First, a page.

first quarter revenues. The company expects to report revenue in the range
of $148 million to $151 million. Excluding the effects of currency, this
revenue guidance implies approximately 11 percent year over year growth.
The company expects to report earnings per diluted share of $0.37 to $.40
for the second quarter of 2004.
The company is raising guidance for all of 2004 to the range of $600 to $610
million and earning per diluted share of $1.55 to $1.65. Just three months
ago revenue for the year was estimated to be between $560 and $580 million.
Other (Assignment, etc.)
In the previous quarter Getty Images created new categories for Editorial
usages and Footage that varied from what they had been reporting
previously. Among the advantages of the new divisions are that it will be much
easier to track Footage and Editorial growth in the future. However, for our
historic charts we no longer have accurate percentages for Q2 and Q3 of
2003 and I have left those blocks blank. In the revenue chart below
I have estimated revenue for these periods based on other figures that
are available and I have put those estimates in parenthesis.
It should also be noted that the Editorial segment of revenue still does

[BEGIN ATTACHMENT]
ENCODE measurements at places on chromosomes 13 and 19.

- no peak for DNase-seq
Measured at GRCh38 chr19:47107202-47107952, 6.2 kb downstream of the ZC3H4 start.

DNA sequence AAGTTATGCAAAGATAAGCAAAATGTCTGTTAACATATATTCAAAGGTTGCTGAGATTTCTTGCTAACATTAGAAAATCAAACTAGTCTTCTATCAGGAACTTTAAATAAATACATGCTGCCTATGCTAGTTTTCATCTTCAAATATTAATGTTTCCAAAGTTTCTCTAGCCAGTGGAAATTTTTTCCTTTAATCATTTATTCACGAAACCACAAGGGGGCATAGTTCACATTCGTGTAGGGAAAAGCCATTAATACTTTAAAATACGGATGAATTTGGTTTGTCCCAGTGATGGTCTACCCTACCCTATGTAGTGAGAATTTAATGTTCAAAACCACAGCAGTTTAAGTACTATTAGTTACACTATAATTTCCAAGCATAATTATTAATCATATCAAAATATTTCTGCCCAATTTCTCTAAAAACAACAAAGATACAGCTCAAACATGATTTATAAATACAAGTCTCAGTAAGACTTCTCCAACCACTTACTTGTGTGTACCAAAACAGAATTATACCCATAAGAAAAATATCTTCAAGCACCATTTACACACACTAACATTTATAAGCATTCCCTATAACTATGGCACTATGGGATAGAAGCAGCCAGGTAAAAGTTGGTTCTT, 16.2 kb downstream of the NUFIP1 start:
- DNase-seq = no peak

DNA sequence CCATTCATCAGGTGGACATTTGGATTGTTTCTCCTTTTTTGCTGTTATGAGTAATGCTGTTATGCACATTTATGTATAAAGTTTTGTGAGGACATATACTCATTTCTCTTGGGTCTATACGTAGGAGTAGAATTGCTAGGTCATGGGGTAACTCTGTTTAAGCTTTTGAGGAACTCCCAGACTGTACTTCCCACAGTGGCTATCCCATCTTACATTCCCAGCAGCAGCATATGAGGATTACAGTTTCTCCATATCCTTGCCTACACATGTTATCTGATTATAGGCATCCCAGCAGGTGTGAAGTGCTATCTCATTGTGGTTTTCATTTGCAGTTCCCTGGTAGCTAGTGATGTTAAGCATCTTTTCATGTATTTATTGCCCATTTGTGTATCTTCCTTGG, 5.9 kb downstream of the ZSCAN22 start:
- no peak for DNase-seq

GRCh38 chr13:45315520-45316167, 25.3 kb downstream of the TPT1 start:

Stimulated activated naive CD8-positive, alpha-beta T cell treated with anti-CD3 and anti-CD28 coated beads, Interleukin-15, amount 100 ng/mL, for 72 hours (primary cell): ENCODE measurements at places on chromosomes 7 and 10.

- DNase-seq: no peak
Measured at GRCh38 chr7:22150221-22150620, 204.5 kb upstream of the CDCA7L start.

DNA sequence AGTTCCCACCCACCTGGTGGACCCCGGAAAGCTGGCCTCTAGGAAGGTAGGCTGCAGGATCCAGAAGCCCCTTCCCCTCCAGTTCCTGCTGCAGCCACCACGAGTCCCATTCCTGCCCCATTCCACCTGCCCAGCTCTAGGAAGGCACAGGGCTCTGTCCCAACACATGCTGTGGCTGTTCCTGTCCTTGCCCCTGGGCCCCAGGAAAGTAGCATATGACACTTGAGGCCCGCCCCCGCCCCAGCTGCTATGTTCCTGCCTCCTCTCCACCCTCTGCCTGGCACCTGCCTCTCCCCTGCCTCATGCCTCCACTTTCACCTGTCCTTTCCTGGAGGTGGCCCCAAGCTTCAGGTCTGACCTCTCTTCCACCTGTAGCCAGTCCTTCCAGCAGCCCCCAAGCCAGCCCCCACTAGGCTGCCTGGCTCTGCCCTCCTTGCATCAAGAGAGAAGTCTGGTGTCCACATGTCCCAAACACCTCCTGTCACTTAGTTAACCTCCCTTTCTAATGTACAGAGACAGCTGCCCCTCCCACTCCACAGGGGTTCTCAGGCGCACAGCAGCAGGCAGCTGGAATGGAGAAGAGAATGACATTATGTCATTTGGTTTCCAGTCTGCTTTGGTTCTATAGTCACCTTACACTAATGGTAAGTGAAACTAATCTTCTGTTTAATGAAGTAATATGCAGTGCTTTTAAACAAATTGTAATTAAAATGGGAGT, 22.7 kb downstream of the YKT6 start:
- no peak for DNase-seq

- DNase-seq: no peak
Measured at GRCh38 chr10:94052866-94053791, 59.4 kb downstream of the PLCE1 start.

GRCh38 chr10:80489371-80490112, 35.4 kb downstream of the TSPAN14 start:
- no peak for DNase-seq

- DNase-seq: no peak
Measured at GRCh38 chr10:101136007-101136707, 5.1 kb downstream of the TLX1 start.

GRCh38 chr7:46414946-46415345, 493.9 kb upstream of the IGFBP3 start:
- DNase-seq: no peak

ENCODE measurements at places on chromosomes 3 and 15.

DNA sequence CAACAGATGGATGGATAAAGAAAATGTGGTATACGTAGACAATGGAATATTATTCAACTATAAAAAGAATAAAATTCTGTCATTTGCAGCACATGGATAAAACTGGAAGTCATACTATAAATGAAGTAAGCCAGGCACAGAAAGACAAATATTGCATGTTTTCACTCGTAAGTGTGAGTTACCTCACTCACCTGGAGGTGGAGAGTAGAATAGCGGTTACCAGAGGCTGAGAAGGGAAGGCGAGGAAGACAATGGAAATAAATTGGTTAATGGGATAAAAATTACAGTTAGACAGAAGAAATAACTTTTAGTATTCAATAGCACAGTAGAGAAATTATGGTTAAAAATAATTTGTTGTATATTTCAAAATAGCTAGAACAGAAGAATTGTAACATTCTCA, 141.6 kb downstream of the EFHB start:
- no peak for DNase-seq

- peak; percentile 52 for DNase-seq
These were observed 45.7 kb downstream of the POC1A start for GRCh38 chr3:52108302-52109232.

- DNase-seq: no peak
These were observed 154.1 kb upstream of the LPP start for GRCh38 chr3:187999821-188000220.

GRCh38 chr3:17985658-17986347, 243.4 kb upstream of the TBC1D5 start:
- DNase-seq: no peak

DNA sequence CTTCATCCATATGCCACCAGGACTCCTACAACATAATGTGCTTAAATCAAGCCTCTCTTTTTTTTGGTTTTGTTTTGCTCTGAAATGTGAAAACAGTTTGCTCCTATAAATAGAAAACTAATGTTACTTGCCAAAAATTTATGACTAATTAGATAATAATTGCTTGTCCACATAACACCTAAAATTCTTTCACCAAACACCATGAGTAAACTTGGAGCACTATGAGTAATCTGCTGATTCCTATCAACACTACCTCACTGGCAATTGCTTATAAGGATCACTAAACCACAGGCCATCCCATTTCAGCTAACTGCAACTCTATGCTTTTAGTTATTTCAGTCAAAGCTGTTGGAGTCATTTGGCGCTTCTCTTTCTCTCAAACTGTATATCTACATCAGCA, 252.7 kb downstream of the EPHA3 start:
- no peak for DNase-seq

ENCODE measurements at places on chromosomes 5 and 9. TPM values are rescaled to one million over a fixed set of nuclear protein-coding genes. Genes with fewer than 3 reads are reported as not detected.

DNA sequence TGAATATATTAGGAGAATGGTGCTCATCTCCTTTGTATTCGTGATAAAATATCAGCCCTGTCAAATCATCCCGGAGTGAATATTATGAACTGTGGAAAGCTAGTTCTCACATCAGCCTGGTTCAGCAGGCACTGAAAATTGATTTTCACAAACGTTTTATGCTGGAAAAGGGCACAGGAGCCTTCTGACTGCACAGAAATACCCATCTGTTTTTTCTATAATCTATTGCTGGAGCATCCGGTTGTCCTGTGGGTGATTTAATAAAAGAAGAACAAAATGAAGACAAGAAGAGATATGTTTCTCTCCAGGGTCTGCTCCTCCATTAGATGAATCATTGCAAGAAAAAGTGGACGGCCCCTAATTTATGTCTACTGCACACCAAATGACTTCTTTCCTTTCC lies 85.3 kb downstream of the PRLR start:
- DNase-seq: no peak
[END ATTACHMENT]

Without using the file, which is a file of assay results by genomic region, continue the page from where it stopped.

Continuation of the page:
not cover all the revenue that is earned from Editorial customers. These
customers also buy imagery from the Creative section of the site and no
breakdown is provided that would give us an indication of how much of that
type of imagery these editorial customers purchase.
It should also be noted that "Creative" revenue (RM and RF) has represented
83% of Getty's total since the beginning of 2003. The other categories
combined remain at a stable 17% of total revenue.
The above percentages translate into the following dollar figures for the last
seven quarters (in millions of dollars).
Other (Assignment, etc.)
Royalty Free revenues grew 39% in the quarter compared to Q1 2003, and about
16.5% over Q4 2003. Sales of RM were up 8.4% when compared to Q1 2003, but there
was a 16.4% increase when compared to Q4 2003.
Average Price Per Usage
CFO Liz Huebner said, "The average price-per-image (ppi) worldwide rose
significantly in the quarter. For RM the average ppi was $605 compared with $550
for Q1 2003 and $552 for Q4 2003. For RF the average ppi was $193 compared with